Brave browser faces backlash ahead of Japan launch

Brave browser faces backlash ahead of Japan launch

Brave browser rewards users with BAT for having ads targeted at them and for positive actions online

Brave is an internet browser that seeks to put the user’s privacy first.  The founder of Brave, Brendon Eich, also co-founded Mozilla Firefox, so is well versed in the business of internet browsers.  Eich has sought to tackle the greatest annoyance to users surfing the web: ads and pop-ups.

While ads might seem a mere annoyance to some, Eich is also aware of the threat ads pose to user’s privacy and security of information.  This is why he created Brave, a browser that blocks all unwanted advertisements from websites — resulting in a much faster browser.

BAT (Basic Attention Token) is the native currency for the browser, which can be earned by users for watching approved ads on Brave or interacting positively online. The Brave browser in turn is able to see which websites users frequent and reward the creators of the content for that website with BAT.

Brave is thus revolutionising the internet browser sector by freeing users from unwanted advertisements and providing them instead with targeted ads while paying them for the trouble.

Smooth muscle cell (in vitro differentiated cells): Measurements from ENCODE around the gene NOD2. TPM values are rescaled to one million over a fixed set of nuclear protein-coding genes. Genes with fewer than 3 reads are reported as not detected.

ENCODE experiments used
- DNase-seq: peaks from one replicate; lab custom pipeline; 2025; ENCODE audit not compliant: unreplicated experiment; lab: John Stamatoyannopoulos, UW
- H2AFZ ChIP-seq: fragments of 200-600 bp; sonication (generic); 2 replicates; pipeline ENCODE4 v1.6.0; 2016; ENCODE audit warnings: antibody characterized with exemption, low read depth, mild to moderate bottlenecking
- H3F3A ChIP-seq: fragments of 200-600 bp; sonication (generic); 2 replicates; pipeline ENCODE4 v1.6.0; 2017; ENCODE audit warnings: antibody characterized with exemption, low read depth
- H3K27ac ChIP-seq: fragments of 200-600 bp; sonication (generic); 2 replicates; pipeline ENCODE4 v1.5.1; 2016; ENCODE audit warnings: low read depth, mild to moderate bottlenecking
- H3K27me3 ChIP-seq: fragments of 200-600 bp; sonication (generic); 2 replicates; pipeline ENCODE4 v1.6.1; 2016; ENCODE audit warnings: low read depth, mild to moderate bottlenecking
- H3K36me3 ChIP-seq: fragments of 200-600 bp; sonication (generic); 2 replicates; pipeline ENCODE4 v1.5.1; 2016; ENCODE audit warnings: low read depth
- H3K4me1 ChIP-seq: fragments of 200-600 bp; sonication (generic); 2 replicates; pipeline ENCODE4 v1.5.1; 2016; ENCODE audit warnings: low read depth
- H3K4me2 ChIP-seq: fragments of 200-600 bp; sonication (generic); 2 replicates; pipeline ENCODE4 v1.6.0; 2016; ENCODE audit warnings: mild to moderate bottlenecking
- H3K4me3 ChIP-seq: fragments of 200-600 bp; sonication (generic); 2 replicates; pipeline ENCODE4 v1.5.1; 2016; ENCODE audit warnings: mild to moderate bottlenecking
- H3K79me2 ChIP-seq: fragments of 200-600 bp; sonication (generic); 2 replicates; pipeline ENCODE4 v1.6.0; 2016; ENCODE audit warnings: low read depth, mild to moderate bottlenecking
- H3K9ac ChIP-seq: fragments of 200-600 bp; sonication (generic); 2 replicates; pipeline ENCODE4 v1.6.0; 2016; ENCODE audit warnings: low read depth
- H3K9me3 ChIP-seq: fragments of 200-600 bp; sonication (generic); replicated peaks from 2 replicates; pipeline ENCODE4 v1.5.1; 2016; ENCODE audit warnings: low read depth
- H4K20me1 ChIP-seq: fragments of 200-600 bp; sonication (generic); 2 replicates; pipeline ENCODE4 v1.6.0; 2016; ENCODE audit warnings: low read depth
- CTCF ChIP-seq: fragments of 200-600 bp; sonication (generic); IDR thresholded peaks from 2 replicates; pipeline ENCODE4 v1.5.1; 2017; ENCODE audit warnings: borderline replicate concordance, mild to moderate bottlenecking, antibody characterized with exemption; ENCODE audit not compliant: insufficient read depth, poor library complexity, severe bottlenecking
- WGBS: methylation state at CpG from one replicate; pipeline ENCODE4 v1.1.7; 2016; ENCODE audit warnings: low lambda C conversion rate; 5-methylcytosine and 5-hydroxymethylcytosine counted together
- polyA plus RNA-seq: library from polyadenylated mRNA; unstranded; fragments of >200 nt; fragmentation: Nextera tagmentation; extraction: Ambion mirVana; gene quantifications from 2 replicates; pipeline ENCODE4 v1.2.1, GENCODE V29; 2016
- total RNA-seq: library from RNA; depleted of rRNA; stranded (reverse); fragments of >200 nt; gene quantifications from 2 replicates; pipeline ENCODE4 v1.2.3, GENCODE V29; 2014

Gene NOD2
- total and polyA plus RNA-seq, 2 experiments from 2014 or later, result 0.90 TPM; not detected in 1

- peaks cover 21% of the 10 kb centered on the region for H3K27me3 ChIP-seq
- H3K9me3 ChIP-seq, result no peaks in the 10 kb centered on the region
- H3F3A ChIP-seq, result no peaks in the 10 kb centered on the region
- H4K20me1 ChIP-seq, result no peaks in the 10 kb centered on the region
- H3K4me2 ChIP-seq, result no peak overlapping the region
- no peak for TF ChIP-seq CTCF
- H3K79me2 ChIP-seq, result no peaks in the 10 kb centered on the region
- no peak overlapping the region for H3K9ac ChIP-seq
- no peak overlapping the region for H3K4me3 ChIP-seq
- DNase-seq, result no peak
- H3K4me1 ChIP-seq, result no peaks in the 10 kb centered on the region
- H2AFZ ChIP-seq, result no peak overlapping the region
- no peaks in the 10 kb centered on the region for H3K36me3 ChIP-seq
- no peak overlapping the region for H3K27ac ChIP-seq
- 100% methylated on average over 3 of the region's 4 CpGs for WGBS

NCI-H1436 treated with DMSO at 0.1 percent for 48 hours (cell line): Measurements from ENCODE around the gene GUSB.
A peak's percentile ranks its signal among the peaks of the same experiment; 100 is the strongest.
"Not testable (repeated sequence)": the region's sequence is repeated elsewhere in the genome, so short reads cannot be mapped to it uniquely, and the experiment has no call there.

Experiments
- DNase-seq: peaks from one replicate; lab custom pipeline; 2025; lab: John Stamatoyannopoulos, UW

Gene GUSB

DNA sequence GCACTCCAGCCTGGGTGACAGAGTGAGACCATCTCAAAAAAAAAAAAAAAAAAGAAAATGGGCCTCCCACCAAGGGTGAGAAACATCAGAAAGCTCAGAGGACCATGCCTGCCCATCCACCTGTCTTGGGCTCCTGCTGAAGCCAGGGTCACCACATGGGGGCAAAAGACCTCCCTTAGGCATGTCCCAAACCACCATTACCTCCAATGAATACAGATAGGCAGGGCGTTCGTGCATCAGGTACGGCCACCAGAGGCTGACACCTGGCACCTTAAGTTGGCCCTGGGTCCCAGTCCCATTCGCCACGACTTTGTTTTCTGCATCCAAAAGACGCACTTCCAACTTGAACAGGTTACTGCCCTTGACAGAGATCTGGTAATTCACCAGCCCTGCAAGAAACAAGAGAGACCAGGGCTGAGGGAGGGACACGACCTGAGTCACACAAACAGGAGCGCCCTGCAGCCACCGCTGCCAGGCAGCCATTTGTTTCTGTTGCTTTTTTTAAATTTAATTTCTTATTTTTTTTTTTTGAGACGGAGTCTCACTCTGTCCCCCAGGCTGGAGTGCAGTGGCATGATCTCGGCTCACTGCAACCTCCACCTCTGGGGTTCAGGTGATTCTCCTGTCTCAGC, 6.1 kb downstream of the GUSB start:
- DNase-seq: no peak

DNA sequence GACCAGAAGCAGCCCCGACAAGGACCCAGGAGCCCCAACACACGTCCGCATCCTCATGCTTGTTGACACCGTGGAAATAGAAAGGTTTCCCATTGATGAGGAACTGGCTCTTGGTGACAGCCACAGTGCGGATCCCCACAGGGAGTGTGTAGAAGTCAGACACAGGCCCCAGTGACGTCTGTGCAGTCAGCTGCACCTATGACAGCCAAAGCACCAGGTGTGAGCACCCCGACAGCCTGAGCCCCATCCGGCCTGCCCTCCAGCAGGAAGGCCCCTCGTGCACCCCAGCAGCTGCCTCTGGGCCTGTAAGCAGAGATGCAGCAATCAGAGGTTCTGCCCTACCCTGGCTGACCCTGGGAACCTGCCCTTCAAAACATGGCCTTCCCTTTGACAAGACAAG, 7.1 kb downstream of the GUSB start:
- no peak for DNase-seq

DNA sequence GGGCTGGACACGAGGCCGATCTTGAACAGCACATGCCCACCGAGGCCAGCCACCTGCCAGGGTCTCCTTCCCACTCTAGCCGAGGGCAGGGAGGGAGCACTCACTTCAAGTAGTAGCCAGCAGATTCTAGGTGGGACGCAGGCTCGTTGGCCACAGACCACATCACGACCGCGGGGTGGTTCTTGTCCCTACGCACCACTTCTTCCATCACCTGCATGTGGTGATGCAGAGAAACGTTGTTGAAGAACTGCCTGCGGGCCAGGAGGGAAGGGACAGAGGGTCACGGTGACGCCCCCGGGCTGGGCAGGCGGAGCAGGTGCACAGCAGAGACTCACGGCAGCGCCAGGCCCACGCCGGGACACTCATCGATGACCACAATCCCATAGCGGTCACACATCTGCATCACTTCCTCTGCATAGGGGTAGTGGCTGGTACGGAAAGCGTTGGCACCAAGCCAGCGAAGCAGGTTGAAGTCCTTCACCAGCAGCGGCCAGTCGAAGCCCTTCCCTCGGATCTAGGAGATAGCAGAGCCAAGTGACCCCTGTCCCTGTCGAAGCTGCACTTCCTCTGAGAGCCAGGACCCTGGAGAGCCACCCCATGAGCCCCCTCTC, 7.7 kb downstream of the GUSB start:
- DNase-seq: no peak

Binance affiliate link controversy

A few days ago, Brave was hit with a scandal regarding an auto-filled affiliate link to Binance.  Whenever a user tried to access the website, an affiliate link would appear in the url bar.

Users were quick to point this out and Eich quickly had to apologise in a Twitter thread.  Having done his best to allay people’s suspicions, Eich’s apology will have undoubtedly not left everyone satisfied and will have raised a few eyebrows.  For a browser that is meant to be paying users for using their services, it is not a good look to have auto-generated affiliate links discovered by users.

Bouncing straight back from this minor controversy, however, Brave announced they would be releasing a limited edition of their browser in collaboration with Korean boy band, BTS.  The move comes as Brave launches in Japan, as reported in Nikkei.

New users in Japan will get to choose between BTS and an eSports team to adorn their browser, a move that aims to bring in different demographics to adopt the browser.  Brave are showing an impressive amount of resilience and adaptability, two meritable traits in the internet browser industry.

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